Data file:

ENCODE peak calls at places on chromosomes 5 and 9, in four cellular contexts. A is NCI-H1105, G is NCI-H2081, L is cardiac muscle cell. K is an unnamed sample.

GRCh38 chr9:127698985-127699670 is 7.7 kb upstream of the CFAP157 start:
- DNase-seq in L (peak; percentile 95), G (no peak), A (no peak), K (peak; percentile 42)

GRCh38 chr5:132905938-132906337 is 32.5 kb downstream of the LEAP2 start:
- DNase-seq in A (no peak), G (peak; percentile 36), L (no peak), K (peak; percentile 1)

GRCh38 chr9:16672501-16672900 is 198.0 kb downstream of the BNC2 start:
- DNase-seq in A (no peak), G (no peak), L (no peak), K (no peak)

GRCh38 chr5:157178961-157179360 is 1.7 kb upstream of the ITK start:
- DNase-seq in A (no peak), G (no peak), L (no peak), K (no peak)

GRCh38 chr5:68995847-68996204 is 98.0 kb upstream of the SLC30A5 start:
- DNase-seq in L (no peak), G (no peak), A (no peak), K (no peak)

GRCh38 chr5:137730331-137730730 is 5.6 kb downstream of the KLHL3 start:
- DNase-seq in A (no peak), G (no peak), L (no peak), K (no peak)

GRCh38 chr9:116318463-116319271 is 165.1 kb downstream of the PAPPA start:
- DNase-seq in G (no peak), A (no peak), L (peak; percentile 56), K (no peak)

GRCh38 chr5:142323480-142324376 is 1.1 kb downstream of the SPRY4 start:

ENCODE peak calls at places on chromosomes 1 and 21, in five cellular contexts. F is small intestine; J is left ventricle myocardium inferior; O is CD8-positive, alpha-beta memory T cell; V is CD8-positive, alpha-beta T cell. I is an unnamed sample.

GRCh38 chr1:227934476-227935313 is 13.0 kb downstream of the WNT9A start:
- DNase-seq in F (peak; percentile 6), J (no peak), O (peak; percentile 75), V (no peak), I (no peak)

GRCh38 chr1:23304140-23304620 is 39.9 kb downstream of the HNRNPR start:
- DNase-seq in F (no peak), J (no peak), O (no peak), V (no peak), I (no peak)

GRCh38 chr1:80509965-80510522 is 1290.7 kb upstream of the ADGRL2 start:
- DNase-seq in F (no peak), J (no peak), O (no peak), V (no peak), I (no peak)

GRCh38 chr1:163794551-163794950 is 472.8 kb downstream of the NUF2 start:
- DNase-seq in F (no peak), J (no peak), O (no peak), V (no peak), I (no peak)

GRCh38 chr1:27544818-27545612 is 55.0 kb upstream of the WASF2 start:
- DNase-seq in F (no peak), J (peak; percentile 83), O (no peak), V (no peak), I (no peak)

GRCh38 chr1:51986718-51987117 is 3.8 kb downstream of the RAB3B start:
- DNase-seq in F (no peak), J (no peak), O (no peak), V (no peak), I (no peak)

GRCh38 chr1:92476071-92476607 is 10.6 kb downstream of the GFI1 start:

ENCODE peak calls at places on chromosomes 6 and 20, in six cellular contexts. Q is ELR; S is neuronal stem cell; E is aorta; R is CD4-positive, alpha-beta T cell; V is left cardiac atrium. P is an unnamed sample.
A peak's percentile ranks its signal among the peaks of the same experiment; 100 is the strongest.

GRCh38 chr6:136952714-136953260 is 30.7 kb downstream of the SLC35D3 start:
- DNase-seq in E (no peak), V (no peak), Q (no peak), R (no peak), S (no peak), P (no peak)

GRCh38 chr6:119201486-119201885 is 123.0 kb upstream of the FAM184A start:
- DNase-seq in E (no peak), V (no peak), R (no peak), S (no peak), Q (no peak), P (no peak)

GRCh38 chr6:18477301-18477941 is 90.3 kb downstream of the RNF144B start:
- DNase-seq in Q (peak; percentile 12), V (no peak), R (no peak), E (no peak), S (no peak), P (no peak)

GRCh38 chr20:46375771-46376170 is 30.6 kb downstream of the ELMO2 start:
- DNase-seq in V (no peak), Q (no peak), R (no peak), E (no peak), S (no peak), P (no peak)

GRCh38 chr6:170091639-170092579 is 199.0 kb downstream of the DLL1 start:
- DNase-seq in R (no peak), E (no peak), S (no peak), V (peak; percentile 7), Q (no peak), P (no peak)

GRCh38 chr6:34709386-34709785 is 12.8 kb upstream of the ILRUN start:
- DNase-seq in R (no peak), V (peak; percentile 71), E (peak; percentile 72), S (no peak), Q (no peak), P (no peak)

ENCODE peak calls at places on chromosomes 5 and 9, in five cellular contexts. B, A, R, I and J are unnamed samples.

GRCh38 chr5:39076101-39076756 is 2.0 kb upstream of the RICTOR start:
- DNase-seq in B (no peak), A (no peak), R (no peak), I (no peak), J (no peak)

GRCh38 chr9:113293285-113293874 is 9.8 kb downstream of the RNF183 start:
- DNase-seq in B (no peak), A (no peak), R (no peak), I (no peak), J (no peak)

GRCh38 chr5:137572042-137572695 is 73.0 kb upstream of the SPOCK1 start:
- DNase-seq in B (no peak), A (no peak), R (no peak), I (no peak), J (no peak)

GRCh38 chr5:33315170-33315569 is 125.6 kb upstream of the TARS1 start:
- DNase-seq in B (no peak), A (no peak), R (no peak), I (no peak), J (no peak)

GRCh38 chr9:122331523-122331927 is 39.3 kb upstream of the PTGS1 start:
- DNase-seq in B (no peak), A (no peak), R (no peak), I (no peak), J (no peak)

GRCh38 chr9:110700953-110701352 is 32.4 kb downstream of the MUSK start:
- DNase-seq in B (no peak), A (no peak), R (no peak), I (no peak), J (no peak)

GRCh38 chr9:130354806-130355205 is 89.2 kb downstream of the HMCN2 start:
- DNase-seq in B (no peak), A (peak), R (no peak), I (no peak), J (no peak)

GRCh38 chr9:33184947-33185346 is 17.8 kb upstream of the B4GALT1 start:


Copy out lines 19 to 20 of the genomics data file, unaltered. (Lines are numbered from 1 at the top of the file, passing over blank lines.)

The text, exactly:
- DNase-seq in F (peak; percentile 6), J (no peak), O (peak; percentile 75), V (no peak), I (no peak)

GRCh38 chr1:23304140-23304620 is 39.9 kb downstream of the HNRNPR start: